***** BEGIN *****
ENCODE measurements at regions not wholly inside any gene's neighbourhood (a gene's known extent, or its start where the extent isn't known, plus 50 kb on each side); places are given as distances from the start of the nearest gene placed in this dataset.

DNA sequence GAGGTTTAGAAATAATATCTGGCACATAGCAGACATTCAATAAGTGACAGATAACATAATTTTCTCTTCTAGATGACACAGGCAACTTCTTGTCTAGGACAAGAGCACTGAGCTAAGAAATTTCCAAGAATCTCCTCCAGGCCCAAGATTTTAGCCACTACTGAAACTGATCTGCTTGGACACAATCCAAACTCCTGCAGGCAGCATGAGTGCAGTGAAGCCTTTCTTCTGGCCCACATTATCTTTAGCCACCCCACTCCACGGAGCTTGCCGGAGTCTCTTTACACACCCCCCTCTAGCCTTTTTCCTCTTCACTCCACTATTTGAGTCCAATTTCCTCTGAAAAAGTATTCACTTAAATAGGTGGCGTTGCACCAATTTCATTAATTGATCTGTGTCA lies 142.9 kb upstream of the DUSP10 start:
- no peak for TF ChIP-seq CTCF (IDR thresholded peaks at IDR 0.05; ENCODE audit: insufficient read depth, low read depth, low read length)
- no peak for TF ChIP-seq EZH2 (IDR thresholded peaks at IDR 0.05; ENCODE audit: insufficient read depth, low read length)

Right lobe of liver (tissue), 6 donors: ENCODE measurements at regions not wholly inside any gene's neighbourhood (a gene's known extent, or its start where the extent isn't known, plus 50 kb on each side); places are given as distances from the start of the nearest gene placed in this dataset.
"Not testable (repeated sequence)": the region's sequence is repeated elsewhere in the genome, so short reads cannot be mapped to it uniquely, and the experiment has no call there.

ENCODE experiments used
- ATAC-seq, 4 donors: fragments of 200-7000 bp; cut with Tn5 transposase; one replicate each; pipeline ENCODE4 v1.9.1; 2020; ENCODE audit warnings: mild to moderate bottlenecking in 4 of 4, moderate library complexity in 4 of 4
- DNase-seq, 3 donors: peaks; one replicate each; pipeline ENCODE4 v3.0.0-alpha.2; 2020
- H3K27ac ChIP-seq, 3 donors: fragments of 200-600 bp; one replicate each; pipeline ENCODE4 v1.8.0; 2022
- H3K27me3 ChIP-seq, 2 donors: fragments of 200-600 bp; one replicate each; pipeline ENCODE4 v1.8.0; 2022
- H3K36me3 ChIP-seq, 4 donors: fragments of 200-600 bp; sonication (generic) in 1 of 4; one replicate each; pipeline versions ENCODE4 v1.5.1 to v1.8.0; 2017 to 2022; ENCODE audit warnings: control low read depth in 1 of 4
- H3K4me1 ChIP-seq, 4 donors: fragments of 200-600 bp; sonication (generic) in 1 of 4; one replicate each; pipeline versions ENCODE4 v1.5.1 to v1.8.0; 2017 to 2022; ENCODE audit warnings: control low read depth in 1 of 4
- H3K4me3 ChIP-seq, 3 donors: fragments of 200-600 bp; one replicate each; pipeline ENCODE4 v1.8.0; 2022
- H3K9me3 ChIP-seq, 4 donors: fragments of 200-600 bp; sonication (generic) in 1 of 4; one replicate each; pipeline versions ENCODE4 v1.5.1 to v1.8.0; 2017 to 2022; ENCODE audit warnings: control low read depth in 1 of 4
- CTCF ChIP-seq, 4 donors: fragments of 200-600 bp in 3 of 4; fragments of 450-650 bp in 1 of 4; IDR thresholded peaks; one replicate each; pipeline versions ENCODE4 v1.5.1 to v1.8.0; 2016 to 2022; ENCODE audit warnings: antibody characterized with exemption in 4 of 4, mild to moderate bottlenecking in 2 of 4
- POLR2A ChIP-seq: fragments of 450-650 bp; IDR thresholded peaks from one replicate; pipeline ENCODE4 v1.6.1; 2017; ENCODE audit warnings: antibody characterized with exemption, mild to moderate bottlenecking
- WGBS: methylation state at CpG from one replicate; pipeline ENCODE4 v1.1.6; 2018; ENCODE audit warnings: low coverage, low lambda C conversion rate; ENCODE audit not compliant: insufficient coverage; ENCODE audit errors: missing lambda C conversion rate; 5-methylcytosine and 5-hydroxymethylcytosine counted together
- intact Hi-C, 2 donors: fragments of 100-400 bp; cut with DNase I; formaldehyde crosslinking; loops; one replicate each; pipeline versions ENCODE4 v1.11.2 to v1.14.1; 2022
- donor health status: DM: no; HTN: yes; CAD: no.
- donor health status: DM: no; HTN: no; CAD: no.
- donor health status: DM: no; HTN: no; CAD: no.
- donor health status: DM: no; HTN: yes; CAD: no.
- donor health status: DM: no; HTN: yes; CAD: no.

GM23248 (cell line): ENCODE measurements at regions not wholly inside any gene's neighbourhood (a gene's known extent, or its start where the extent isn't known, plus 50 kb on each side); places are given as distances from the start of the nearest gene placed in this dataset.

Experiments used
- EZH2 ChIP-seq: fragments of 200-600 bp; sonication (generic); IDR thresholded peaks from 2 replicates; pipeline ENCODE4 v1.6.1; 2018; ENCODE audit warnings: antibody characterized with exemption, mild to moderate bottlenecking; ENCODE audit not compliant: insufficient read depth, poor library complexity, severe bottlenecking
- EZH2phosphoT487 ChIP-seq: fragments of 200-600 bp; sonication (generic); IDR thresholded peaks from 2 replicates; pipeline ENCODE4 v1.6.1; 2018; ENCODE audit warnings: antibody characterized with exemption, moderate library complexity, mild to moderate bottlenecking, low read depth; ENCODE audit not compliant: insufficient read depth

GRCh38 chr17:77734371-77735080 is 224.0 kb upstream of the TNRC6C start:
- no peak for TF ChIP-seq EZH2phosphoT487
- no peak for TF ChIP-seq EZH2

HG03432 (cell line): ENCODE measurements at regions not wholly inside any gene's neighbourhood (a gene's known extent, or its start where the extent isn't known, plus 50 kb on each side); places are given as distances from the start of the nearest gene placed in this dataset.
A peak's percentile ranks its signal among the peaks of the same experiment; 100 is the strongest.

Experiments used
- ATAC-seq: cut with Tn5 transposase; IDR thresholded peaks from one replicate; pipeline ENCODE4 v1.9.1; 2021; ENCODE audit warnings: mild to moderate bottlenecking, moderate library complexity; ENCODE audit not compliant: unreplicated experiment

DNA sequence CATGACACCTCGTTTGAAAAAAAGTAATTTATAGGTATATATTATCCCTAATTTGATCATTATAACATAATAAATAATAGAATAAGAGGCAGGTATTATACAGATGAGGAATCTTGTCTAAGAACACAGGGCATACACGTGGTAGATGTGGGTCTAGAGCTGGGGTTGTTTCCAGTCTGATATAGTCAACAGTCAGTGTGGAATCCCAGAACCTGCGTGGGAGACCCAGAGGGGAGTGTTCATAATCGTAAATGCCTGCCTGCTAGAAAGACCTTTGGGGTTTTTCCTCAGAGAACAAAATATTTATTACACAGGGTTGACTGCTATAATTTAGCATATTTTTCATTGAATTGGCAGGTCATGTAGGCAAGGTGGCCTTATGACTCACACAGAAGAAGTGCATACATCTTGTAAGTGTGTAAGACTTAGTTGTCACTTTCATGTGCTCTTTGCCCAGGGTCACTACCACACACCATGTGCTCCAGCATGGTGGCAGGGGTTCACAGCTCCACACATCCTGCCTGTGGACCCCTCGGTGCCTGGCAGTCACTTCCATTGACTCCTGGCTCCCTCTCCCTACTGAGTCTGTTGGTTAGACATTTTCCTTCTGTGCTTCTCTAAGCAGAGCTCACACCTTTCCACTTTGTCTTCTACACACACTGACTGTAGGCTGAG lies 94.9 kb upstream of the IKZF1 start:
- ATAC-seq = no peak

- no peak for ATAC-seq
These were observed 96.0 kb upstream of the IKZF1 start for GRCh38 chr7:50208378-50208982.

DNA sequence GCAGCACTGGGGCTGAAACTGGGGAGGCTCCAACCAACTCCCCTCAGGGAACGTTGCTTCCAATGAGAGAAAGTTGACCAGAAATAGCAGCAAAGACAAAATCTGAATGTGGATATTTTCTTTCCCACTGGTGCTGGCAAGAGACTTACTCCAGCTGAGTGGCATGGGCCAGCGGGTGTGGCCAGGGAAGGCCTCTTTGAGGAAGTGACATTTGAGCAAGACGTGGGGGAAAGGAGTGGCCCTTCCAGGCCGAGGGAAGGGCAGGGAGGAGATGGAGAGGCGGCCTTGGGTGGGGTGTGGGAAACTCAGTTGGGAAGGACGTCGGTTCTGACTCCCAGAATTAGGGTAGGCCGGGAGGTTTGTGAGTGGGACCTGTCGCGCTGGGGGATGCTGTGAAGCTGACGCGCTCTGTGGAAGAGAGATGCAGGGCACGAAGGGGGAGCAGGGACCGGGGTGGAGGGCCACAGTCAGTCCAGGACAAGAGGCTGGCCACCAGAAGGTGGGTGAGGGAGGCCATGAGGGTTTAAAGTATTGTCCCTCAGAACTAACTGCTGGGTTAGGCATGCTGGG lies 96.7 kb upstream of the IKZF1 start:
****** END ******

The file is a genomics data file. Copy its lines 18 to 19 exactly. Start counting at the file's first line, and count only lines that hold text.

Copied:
- WGBS: methylation state at CpG from one replicate; pipeline ENCODE4 v1.1.6; 2018; ENCODE audit warnings: low coverage, low lambda C conversion rate; ENCODE audit not compliant: insufficient coverage; ENCODE audit errors: missing lambda C conversion rate; 5-methylcytosine and 5-hydroxymethylcytosine counted together
- intact Hi-C, 2 donors: fragments of 100-400 bp; cut with DNase I; formaldehyde crosslinking; loops; one replicate each; pipeline versions ENCODE4 v1.11.2 to v1.14.1; 2022